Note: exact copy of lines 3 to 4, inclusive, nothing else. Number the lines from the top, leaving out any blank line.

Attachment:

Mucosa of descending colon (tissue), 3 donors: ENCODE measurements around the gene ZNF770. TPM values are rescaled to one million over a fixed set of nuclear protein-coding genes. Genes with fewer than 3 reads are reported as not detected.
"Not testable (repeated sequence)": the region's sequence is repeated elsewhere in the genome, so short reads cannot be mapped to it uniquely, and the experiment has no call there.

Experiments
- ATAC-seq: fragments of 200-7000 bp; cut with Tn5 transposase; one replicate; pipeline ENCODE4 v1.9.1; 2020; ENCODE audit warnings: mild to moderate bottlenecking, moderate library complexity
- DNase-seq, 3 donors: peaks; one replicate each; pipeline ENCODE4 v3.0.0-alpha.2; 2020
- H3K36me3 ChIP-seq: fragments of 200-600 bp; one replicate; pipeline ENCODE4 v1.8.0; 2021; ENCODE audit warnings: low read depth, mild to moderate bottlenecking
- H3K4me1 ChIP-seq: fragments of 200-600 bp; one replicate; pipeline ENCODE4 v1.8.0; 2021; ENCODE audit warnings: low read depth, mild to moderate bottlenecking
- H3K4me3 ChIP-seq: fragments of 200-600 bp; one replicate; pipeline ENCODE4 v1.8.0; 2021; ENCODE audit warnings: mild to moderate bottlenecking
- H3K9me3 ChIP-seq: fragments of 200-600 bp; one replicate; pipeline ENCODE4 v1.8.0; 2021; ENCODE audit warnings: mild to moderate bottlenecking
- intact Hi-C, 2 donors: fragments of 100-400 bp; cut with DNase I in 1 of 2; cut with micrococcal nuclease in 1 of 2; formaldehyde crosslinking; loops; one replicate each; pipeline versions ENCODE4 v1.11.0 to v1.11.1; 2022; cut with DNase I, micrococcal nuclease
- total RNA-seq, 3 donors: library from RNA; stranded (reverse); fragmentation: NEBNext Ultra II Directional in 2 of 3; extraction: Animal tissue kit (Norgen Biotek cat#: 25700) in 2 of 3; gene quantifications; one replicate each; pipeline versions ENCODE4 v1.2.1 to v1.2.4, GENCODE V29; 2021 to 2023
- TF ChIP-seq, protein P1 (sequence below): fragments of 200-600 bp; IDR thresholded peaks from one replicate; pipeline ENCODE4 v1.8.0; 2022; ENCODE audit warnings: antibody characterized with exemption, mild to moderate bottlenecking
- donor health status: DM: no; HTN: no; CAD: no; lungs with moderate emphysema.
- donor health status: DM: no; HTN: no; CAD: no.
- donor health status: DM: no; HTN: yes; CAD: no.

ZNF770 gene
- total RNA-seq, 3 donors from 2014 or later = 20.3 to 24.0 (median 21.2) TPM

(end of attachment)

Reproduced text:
Experiments
- ATAC-seq: fragments of 200-7000 bp; cut with Tn5 transposase; one replicate; pipeline ENCODE4 v1.9.1; 2020; ENCODE audit warnings: mild to moderate bottlenecking, moderate library complexity